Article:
How the prison system puts children of incarcerated mums at risk

How the prison system puts children of incarcerated mums at risk thumbnail

Sarah* was released from prison three weeks ago after serving a 12 month sentence for a series of offences, including shoplifting and driving without a licence. She wasn’t the only one who paid for her crimes.

When Sarah was taken into custody her 5-year-old daughter was taken by the Department of Human Services to a relative’s house. Sarah’s two older sons, aged 14 and 19 years at the time of her arrest, remained in the house that she shared with her partner. The boys didn’t feel safe in the house and soon fled.

“Nobody cares what happens to the children you leave behind. My kids borrowed money off people, slept on couches when they could. They had no income, they were starving,” Sarah says in tears.

“My son got really badly hurt and needed a plate in his head. No one was there to look after him.”

When Sarah was arrested she didn’t have an opportunity to go home and make arrangements for the care of her children.

“I went out to get Hungry Jacks for my son and I never came home,” she says.

Kate Colvin, Policy Manager at Jesuit Social Services, says the swift removal of mothers into the justice system can be very traumatic for children.

“If you were going to go away for three months, you would spend weeks, if not months, preparing your children for your absence. But if the police pick you up and remand you in custody, you are gone into the prison system and it’s very difficult to make arrangements for children,” Colvin says.

“We often leave children in a very precarious situation. They could be taken into the care of the state or they could have arrangements made for them by the woman’s violent partner who may or may not be their father.”

The number of women being incarcerated in Australia has more than doubled in recent years. Most of these women are mothers. In fact, two-thirds of women in prison are the primary carers of children. Eighty per cent of incarcerated indigenous women are mothers of dependent children.

The consequences of imprisoning mothers flows on down the generations. Children of parents who have been to prison are more likely to come into contact with the justice system. And most of the women incarcerated are themselves victims of repeated traumas that began in childhood.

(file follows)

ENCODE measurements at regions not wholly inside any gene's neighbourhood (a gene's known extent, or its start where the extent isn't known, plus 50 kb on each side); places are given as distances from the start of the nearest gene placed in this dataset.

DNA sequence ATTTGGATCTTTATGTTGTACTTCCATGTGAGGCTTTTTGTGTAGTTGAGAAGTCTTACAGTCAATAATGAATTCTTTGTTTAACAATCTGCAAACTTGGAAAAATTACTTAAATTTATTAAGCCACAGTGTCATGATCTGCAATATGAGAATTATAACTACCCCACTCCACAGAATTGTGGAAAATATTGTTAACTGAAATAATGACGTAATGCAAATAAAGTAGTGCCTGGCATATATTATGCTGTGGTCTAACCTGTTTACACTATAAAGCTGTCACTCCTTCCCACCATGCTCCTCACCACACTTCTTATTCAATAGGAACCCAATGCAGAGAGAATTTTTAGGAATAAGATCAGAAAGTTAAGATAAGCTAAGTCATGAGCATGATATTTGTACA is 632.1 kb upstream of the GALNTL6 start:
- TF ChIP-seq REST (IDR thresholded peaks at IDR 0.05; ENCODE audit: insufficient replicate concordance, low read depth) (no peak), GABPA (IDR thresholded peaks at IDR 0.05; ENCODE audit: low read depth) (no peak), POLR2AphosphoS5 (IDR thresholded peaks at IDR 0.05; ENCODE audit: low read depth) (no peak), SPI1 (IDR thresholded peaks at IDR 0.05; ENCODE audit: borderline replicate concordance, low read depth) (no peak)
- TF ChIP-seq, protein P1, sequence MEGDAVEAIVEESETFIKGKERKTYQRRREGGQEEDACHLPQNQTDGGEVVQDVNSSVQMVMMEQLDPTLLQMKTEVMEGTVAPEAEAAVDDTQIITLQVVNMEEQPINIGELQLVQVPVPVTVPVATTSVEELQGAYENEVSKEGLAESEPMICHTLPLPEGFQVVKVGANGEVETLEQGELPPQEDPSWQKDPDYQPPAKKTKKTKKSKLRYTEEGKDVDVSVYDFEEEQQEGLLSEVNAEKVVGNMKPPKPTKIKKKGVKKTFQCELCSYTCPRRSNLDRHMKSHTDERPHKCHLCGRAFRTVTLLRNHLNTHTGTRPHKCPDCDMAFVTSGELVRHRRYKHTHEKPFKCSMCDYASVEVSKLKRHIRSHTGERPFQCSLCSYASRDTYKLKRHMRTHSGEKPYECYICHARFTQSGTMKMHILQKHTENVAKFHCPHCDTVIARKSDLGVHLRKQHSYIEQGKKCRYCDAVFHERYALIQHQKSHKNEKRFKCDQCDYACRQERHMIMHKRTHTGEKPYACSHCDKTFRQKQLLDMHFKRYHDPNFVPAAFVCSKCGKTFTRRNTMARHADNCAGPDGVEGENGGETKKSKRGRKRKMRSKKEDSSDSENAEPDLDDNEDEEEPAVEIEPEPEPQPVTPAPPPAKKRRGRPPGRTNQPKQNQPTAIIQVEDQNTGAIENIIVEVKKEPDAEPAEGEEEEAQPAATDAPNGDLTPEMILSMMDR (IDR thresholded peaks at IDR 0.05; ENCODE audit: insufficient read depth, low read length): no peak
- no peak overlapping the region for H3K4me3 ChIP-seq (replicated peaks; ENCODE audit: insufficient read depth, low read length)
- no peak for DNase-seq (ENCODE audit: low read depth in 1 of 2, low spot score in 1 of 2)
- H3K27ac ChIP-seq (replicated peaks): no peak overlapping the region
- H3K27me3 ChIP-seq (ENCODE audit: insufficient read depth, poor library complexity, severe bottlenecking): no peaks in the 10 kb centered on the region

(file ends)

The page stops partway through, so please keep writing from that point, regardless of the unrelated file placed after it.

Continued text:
Accurate data is difficult to come by, but some estimates put the number of women in prison who were sexually abused as children as high as 90 per cent. Prior to incarceration, it’s estimated that 98 per cent of women prisoners have experienced physical abuse.

Sarah, who is now 45, fits the profile. She left home when she was 15 to escape domestic violence, only to be the target of more violence at the hands of her boyfriend.

“I left with a boyfriend who was 28. He was my way out. But then I got bashed up by him,” says Sarah.

Jesuit Social Services’ Kate Colvin says people who have histories of victimisation are more likely to have problems with drugs and alcohol as a way of coping with their trauma, and that can often lead to offending.

“The evidence shows that when people have repeat traumas it has far reaching consequences for their mental health. People are in a heightened state of arousal and have a very low capacity to self regulate so a trigger, something that is distressing or angering, can result in an escalated response,” says Colvin.

Most of the women in prison are not hardened and violent criminals that need to be kept off the streets to keep the community safe. Compared to male offenders, they’re more likely to be victims of abuse and economic disadvantage — and their offences, such as fraud and shoplifting, tend to be linked to poverty.

Indigenous women are often imprisoned for minor offences, such as driving infringements and non-payment of fines.

Last year Western Australia’s Labor opposition revealed more than 1100 people are being imprisoned each year in WA due to unpaid fines. The bulk of offenders are indigenous and female.

Kate Colvin says that instead of locking up an ever increasing number of traumatised and disadvantaged women — and separating them from their children — we need to address the reasons why women are offending.

We also need better support for women when they are released from prison.

“Women coming out of prison desperately need appropriate and affordable housing. Sometimes we are able to find alternative housing for women, but many end up returning to situations of violence when they come out of prison because the housing options are so scarce.”

Sarah says she lost all her possessions when she went to prison. Her car was impounded after her arrest and her children didn’t have enough money to get the car released. And she’s now fighting to keep the government house she was living in prior to her arrest.

“If I don’t get my house I’ll have nowhere to live. I’ve got my kids back but I’ve lost everything else,” she says.

Our institutions have failed — and continue to fail — countless children and women who are victims of sexual abuse and domestic violence. They are among the most vulnerable people in our community, but rather than providing support, we wait until they commit trauma- and poverty-related offences and then we lock them up.

And then their children are traumatised by being abandoned into foster care or hastily-made care arrangements, further adding to the vicious cycle of disadvantage.

*Not her real name

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